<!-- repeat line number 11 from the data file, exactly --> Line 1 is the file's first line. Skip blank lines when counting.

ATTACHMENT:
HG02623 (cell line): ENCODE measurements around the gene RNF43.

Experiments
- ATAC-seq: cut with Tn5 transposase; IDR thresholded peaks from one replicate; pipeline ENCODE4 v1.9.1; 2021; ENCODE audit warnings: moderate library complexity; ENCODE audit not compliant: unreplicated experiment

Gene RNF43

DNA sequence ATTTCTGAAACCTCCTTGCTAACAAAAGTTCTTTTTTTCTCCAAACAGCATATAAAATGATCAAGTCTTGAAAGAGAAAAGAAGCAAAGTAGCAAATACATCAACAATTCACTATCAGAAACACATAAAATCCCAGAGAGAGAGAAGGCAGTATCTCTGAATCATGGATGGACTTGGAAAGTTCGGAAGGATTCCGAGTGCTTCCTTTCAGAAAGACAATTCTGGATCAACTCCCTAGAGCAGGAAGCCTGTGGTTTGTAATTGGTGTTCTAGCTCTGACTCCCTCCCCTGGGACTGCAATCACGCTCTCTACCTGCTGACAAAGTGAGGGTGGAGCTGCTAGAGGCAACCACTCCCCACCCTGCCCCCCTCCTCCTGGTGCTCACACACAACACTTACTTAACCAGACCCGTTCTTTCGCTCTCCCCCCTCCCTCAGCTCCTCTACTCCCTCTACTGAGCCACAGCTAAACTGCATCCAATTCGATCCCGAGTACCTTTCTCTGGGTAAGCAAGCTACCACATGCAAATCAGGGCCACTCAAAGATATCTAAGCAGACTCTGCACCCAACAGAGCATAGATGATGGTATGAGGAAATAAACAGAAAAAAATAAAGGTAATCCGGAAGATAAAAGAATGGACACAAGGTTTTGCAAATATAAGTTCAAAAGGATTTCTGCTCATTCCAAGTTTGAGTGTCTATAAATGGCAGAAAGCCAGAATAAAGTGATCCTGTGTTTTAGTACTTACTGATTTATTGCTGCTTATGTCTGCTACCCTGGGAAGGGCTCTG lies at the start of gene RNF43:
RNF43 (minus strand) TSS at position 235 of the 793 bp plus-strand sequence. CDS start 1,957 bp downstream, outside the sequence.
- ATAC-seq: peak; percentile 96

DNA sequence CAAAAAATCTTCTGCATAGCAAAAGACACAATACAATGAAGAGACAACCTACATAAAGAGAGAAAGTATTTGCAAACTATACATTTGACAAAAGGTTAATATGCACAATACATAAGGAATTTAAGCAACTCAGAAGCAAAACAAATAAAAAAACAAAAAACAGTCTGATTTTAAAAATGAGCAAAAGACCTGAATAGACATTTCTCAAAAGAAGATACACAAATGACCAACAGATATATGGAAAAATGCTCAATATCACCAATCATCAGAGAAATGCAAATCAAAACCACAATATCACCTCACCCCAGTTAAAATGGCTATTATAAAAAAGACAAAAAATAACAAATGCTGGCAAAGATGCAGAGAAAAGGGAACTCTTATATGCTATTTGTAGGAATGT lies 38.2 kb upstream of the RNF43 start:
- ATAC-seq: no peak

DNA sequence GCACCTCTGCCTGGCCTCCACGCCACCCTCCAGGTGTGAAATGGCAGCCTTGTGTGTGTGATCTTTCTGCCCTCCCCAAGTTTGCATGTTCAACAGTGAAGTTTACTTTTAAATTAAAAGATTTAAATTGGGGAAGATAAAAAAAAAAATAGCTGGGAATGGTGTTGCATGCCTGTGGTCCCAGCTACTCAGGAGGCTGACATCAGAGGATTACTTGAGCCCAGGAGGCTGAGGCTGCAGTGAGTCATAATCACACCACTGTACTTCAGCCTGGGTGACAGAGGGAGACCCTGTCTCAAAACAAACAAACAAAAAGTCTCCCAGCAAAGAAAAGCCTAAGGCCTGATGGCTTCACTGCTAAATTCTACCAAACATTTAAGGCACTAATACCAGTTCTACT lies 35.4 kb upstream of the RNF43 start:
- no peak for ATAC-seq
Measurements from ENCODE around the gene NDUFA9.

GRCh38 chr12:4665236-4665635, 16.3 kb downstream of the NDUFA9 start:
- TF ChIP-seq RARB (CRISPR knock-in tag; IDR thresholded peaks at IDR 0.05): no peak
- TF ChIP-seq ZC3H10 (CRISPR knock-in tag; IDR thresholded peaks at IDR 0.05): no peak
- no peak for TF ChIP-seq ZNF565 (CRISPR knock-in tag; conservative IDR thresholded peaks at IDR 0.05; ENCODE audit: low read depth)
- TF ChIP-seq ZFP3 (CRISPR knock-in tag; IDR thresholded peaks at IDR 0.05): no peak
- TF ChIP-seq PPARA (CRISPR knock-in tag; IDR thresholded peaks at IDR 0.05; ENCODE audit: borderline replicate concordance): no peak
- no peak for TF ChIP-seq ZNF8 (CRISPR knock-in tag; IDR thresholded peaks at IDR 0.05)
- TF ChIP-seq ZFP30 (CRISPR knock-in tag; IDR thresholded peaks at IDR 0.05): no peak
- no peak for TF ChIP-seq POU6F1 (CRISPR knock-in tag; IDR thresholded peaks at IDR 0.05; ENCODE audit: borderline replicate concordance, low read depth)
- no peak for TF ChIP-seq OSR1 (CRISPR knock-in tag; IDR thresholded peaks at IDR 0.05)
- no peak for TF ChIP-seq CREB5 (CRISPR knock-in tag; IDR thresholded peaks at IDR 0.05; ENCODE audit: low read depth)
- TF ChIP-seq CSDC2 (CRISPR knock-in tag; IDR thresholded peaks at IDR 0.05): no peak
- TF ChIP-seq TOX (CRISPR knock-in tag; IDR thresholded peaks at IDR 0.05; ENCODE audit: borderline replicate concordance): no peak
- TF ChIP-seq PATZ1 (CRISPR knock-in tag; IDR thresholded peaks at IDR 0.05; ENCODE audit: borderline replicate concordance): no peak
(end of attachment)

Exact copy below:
- no peak for ATAC-seq